Tax Deductions For Your HSA
Learn How to Reduce Your 2014 Taxes by $2,064 or More With a Health Savings Account!
HSA Tax Related Information
- Tax Advantages of a Health Savings Account
- HSA Tax Deductible Contributions
- Tax-subsidized Expenses of an HSA
- HSA Premium and Tax Savings
The contribution you make to your health savings account (HSA) is 100 percent tax-deductible up to a limit of $6,550 for a family and $3,300 for an individual. Your HSA-qualified health insurance must be in place by December 1st in order to qualify for a current year tax deduction. Therefore, we recommend getting your application submitted no later than November 30th.
You can withdraw money from your account at any time. If the money is used to cover medical expenses, you never pay any taxes on it. Any money not used grows tax-deferred, like an IRA. IMPORTANT: you must have your HSA insurance in place before December 1st in order to qualify for this valuable tax deduction for 2013.
Disclaimer: HSA for America and its affiliates are not engaged in rendering tax, investment or legal advice. Federal and state tax regulations are subject to change. If tax, investment or legal advice is required, seek the services of a licensed professional.
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Tax Advantages of a Health Savings Account
Since they first became available in the beginning of 2004, Health Savings Accounts have rapidly gained popularity, particularly among individuals and small businesses. Here are 9 ways an HSA can offer tax advantages over traditional health insurance arrangements:
Reduce your federal income taxes. Regardless of how your income was earned, any money you deposit into your Health Savings Account is considered an "above-the-line" deduction, giving you a 100% write-off against adjusted gross income.
Reduce your adjusted gross income, helping you to qualify for other lucrative tax breaks tied to overall income. By reducing your adjusted gross income, you may also qualify for additional tax breaks. For instance, the child tax credit of $1,000 begins to be phased out once a family's adjusted gross income exceeds $110,000. Keep your AGI below this number, and you maintain the full $1,000 tax credit per child.
Reduce your state income taxes. Federal adjusted gross income is also the starting point for most state tax assessments, so saving on your state income tax bill is possible as well. Find detailed information on our HSA state income tax page.
Tax-deferred growth. Like funds in an IRA, the money in your account grows free from federal taxes. You do have to pay taxes if the money is withdrawn for non-medical expenses, but there is no penalty if you are over 65 years old.
Pay for dental expenses with pre-tax dollars. Dental expenses from checkups and cleanings, to braces, to toothpaste, can all be paid for with pre-tax dollars from your HSA account. You may even purchase prepaid dental plans with funds from your HSA account. See our Low cost dental plans.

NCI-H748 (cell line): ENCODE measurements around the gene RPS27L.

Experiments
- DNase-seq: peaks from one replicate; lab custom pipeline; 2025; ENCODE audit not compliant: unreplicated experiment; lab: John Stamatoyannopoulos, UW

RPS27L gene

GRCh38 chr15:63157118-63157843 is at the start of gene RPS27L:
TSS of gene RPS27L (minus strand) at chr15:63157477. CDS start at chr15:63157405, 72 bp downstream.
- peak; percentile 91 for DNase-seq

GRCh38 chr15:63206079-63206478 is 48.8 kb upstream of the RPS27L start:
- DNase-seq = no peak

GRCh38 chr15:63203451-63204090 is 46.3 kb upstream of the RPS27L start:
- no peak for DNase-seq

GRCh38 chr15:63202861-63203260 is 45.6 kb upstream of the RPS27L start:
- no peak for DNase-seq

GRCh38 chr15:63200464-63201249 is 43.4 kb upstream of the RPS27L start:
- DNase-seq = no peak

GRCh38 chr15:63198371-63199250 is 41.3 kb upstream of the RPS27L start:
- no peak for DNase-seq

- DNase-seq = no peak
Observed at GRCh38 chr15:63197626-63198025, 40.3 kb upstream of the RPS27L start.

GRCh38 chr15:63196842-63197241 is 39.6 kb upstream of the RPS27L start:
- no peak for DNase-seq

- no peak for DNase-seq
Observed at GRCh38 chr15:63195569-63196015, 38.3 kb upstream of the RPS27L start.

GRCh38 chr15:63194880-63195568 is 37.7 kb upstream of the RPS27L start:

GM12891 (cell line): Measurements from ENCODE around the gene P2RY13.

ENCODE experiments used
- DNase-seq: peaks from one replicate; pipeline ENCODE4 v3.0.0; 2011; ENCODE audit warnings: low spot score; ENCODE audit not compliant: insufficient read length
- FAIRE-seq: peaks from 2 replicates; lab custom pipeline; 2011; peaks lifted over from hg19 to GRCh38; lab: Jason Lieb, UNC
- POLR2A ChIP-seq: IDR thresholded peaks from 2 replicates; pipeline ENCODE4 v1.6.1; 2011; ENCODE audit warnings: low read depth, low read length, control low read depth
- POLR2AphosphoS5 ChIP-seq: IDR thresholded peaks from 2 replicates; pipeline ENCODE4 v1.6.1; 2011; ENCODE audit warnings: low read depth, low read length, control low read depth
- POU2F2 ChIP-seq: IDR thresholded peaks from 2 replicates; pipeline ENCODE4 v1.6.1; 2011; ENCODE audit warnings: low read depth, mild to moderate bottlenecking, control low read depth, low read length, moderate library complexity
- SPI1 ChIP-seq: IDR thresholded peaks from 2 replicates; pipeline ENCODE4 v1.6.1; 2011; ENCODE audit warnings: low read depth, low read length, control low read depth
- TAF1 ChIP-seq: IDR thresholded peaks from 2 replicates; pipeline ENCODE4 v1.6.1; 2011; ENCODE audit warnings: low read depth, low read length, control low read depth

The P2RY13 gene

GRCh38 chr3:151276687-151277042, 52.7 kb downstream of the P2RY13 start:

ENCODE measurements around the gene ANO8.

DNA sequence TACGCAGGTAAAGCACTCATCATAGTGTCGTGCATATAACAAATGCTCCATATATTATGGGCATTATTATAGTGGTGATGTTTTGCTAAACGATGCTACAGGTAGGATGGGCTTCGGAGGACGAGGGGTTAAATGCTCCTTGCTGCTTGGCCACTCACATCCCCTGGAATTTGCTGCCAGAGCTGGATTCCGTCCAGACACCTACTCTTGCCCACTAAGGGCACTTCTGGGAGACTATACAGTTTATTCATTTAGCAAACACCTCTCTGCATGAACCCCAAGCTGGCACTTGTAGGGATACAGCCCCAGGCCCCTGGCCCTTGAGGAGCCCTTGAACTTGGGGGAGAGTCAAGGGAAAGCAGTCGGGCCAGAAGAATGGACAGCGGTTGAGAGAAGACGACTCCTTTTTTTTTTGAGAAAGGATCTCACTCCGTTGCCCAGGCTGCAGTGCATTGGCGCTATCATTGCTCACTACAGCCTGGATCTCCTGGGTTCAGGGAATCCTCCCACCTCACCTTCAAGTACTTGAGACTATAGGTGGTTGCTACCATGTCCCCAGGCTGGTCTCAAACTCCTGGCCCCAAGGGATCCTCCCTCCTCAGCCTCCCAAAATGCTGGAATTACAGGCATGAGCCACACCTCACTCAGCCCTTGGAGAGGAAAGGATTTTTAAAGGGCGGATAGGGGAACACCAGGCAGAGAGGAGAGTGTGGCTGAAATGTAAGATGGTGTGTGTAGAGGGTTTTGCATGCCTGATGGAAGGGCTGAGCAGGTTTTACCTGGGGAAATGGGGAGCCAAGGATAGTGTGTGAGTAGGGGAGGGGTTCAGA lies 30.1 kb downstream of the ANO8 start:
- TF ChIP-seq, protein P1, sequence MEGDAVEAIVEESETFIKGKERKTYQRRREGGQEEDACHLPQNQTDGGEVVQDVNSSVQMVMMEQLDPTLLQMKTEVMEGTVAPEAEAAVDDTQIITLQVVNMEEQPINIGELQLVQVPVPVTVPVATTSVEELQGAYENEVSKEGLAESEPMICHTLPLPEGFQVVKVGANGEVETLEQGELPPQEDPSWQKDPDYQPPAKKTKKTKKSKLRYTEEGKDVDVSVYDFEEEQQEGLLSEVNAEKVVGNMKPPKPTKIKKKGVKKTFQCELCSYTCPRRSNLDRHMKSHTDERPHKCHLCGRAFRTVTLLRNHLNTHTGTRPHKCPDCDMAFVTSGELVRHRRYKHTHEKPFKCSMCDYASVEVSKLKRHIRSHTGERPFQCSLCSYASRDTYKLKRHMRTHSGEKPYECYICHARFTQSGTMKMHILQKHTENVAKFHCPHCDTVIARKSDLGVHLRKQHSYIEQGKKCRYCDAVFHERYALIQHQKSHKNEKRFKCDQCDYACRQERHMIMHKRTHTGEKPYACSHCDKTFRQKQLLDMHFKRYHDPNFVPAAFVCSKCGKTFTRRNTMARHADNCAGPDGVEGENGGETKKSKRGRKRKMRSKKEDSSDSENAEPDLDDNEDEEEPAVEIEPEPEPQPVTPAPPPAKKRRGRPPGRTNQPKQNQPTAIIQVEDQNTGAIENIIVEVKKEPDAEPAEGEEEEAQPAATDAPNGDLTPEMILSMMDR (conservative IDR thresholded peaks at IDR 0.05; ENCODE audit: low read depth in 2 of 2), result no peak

Pay for vision care with pre-tax dollars. You can use HSA funds to pay for checkups, glasses, contact lenses, prescription sunglasses, cleaning fluids, and other expenses related to your eye care. View the list of HSA qualified expenses.
Pay for alternative care with pre-tax dollars. Health insurance doesn't typically pay for treatments like chiropractic, acupuncture, homeopathy, ayurvedic medicine, herbal medicine, various forms of "energy" healing, faith healing, or any number of other so-called alternative treatments. One of the advantages of Health Savings Accounts is that the individual consumer has the right to choose their source of medical care, instead of that decision being made by an insurance company or HMO. Therefore, there are very few restrictions on the type of treatment you choose.
Pay Medicare expenses with pre-tax dollars. When you enroll in Medicare, you can use your account to pay Medicare premiums, deductibles, copays, and coinsurance under any part of Medicare. If you have retiree health benefits through a former employer, you can also use your HSA to pay for your share of retiree medical insurance premiums. The one expense you cannot use your account for is to purchase a Medicare supplemental insurance or "Medigap" policy.
Pay for long-term care insurance with pre-tax dollars. Long-term care premiums can be paid for from your HSA, up to $260 for those under age 40, $490 if you're between 41 and 50 years, and up to $2,600 if you're 61 years or older.
A Health Savings Account (HSA) enables anyone with a qualifying high-deductible health insurance plan to shelter up to $6,450 from federal income taxes. By reducing your adjustable gross income, enabling you to pay for medical expenses with pre-tax income, and through tax-deferred growth, HSAs can reduce your income taxes.